Ms. Kennedy would better serve our community by promoting restrictions on the use of the M4 by the EPD rather than trying to unfairly demonize the Taser. For example: The M4 should never again be deployed against suicidal people.

Not another person should be allowed to so easily commit suicide by cop in Eugene. Please support the EPD having the Taser.

Lance Jacobs, Springfield



Suddenly, the same Republicans who histrionically proclaimed Bill Clinton’s perjury about a personal intimacy with a consenting adult reprehensible are now defending Scooter Libby for perjuring himself despite the seriousness of the offense. His lies, besides exposing a covert CIA agent, may have caused the deaths of other covert agents who were actively working with Valerie Plame Wilson. According to the former President Bush, revealing the identity of a covert agent is tantamount to treason.

It is amazing that the now proven blatant deceptions of the American public to steer our country into an unwarranted war that had absolutely nothing to do with 9/11 do not cause all these same self-proclaimed “moral” people to be up in arms against this administration. Nor have they reacted to the revelations about the numerous cover-ups about the feigned energy crisis, Congressmen Foley and Tom DeLay, Katrina victims, torture, war profiteering, NSA spying on anti-war Americans and so many other incredible offenses against the Constitution.

It would seem that all Republicans who feel betrayed by this administration and all of their dishonesty would contact their legislators and demand that they stop supporting the damage this administration is causing to our country. The 9/11 incident, the worst attack against America on our soil, happened on their watch. The Iraq Occupation is their creation, and it is not anyone else’s responsibility to clean up after them. Since the Democratic majority is so slim, only forcing Republican legislators to vote against this administration will change our course.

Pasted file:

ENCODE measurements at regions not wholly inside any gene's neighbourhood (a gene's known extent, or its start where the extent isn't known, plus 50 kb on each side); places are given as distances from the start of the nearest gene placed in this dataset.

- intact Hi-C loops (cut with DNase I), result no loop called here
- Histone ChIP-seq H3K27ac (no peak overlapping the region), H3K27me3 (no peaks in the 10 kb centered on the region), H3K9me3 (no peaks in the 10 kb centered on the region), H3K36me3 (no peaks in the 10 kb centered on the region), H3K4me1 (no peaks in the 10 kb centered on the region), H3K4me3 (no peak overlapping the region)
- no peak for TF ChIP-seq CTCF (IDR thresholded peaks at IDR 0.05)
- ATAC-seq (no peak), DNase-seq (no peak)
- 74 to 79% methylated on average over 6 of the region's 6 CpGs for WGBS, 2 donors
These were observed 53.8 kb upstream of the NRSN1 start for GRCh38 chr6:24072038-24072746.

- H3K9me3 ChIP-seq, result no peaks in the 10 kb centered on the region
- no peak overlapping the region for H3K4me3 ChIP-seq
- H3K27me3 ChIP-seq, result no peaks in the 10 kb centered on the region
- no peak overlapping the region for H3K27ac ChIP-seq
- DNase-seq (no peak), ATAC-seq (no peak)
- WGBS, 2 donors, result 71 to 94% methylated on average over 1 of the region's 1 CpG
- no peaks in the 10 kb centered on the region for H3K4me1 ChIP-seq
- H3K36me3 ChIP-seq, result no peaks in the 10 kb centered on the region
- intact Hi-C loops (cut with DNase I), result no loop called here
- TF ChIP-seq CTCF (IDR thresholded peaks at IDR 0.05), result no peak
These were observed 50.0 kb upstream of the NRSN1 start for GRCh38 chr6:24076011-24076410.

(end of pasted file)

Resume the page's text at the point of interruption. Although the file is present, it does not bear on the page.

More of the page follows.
Rita Babauta Kiley, Junction City



I learned a few years ago about a program in Orange County, Calif., in which the entire school district turned out the lights in classrooms when empty. It saved $1 million in the first year. Simply turning out the lights. What if we in Lane County used as many ways as possible to conserve energy in all our government buildings? Think of the money that would be saved to assist financially the programs that are currently underfunded. We could invest a percentage of the money saved into purchasing solar panels, solar hot water heaters and other alternative energy sources, and the reamining funds could go to Lane County programs needing funding. There are enormous amounts of energy wasted in our government buildings in Lane County.

We could hold a contest among the schools, businesses and homes to see which group could save more energy! It would be fun and educational and also help light a fire to get active on these problems.

As a member of the publicly owned utility EPUD, I think we have an obligation to do what we can to help conserve energy to help slow climate change and prepare for it as well. We have an obligation to deal with this monumental problem that is literally changing the face of our beautiful planet! Please consider this, for future generations of all species.

Pamela Driscoll, Dexter



I applaud Thomas William Baxter’s conservationist opinions (5/24) concerning the natural Oregon wonders featured in the May 3 issue of EW. Unfortunately, I also feel that he possesses a bit of an alarmist perspective on certain things, specifically his recommendations that certain roads to these areas be blocked off and/or completely removed to prevent access to certain remote natural (think fragile) areas.

You won’t find the legendary Hell Hole on any map printed since the 1930s. In fact, I had to make several calls to connections at the USGS just to find someone who actually did know where it was. Only after a lengthy discussion in which we agreed on the condition that I tell no one how to get there did he provide specific directions.